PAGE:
The narration by Johnny Heller had a good combination of basic story telling without too much emotion for the sad parts, which I feel tends to make the listener take on the job of feeling the emotion of which is required of each listener in their own way. The story line is about a little boy whose parents have passed. It is decided that his grandfather (part Cherokee) and grandmother (full Cherokee) would raise him. They raised him to appreciate the ways of the mountain Cherokee. There is a brief period of time where the white man and the so-called good people of the church mandated that the boy, Little Tree, would have to go to an orphanage. Without going into details, that did not last for long. The main thing about this short book is that it tells of the love between a little boy and his grandparents and the education that he would receive from them as to how to survive in the world...and not the make believe world of Wall Street but the world in which you needed to know what to take and what to let go for another time or for another human being. I highly endorse this short but important book.

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  • Cheryl Zeyher
  • 23-02-2020

Lessons to Learn

Wonderful Book. So many observations and knowledge we have never learned or have forgotten. Such gentle ways and such good thinking. Especially with the political thinking as it is, and the" entitled mindset" many in our culture and the world possess, it is very good to be reminded of such natural and respectful ways and customs.

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  • Mr. L. Morris
  • 04-10-2018

One of the best books you'll ever read.

l love this book. I've read it numerous times in physical form and wanted to listen to it in the car. At first I wasn't sure I liked the narrator but he grew on me and I think he really added to the feel of the story. The story is about a young American Indian boy who's parents die so he is taken in by his grandparents. They live in the mountains and have a pagan understanding of nature which they pass on to Little Tree. It's a simple story told from the boys perspective and I can only describe it as magical. The writing is wonderful and simple but with a brilliant intelligence and emotion behind it. My barometer for all media is, how invested am I in the characters? In this book, totally. If you never read this book, you have left something out of your life.

1 person found this helpful

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  • danny english
  • 07-06-2016

Wisdom of the wilds!

A beautiful story with great threads of wisdom from a sadly forgotten people running throughout the book.

1 person found this helpful

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  • michael
  • 02-06-2015

Not for children!

There are a lot of interesting lessons and points in this book. But there is a lot of cussing and the language used is old English-keep the young ones away.

1 person found this helpful

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  • M. CULLEN
  • 11-09-2020

A “life” story.

I read this back in 1980. I’ve just finished listening to it. It’s funny how 40 years later the story remains the same. It’s touched me as deeply now as it did back then. I’ve laughed and cried. I’m a grandfather now, I’m sitting in a camper van, on my own, in the woods listening to the trees and waiting for my grandson. I’ve bought him the book. I’ll start reading it to him tonight.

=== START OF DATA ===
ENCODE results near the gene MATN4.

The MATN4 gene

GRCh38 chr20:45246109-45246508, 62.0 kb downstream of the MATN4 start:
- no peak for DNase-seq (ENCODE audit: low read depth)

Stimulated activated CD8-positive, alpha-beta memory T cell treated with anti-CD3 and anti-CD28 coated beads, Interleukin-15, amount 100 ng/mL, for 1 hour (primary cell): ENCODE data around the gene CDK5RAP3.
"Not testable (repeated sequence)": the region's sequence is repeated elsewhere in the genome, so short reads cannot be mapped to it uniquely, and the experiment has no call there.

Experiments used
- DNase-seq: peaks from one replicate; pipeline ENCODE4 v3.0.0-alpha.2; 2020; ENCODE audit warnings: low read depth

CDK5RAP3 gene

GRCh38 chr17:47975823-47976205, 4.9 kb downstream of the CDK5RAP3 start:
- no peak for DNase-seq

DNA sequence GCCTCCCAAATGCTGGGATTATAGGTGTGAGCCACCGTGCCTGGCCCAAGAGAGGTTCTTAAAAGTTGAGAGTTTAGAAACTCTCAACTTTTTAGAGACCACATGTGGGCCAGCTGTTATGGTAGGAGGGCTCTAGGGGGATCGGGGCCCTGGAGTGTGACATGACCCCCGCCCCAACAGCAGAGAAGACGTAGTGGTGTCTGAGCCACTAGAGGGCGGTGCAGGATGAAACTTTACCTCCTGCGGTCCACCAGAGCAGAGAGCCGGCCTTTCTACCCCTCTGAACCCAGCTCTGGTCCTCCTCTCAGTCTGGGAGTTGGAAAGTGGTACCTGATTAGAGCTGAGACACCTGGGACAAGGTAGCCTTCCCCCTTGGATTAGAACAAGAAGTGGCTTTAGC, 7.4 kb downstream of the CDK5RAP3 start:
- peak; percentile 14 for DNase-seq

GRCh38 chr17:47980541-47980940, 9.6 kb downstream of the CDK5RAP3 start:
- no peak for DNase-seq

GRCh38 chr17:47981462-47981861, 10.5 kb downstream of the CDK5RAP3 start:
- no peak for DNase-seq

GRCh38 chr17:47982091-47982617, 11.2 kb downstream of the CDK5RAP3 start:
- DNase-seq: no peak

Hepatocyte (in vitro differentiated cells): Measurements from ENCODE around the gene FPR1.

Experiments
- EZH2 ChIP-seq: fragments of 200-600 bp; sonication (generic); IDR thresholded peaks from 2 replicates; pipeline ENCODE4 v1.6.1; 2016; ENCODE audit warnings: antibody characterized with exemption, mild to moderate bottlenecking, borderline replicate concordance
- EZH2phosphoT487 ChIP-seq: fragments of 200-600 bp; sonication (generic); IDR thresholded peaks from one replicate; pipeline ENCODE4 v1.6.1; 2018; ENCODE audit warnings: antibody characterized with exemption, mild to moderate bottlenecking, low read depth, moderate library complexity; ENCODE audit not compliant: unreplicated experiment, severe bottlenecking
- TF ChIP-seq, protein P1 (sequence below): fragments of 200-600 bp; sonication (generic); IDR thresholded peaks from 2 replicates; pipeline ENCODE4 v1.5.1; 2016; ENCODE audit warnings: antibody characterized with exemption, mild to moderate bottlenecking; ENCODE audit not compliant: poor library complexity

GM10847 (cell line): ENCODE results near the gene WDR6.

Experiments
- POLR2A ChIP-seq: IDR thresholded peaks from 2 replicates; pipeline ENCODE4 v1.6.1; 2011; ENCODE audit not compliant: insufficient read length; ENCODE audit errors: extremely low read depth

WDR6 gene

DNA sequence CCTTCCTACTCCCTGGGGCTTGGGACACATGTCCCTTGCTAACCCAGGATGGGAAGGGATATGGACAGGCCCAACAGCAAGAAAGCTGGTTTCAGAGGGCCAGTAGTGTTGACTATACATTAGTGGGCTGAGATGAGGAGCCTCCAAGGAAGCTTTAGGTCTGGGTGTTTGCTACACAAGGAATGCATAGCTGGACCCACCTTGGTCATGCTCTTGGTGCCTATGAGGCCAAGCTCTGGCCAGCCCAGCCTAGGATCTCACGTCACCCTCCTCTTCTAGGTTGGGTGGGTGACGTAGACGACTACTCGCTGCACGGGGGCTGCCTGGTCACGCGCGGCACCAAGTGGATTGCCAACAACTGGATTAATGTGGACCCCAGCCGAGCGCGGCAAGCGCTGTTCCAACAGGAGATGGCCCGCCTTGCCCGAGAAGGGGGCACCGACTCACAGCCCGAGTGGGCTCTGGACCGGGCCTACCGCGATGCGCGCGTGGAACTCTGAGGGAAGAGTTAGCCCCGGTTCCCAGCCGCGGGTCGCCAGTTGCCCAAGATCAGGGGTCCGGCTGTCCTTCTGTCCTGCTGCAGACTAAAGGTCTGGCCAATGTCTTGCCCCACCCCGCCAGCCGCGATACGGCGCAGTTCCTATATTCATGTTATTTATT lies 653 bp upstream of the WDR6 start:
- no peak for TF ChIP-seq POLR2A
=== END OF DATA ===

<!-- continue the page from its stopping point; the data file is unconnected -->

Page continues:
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  • Stacey Loraine
  • 18-08-2020

Heart wrenching, heartwarming, expansive.

I was living abroad and I couldn’t get into this book when I tried to listen the first time. I’d first heard about Little Tree from my Norwegian friend. She was shocked I’d not read it, being American and from the south. Years later I came across it again as happens with a book you’re going to love. My sixty-something year old aunt passed me her old copy to read. It still took me some time to get past the first chapter, but I knew I would warm up to it. I normally only enjoy reading a book one time. When I read the last pages of this book I cried and immediately turned back to the start to read it again. I hoped I would find something I’d missed. I couldn’t believe it was over. It was too short, like the time Little Tree had with his parents, his friends Mr Wine and Willow John, and finally Granpa and Granma. I guess Little Tree made the most and the best of his rich experiences. Now I want to know more and I imagine I will research Forest Carter, and probably read his other books. I would love to read more books like this one, by Native Americans or other indigenous people. It’s so special to learn something about the natural world, that I missed due to my modern upbringing. This will definitely remain a favorite. I can listen to it again and again, and that says a lot.

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  • Mr. K. N. Dawson
  • 16-06-2020

Probably My Favourite Book.

I have read and listened to this book quite a few times over the years. It’s just a winner on all sorts of levels. You could pick holes in it I guess, but if you don’t you’ll be transported into a different time and be part of a different family. Just read it :-)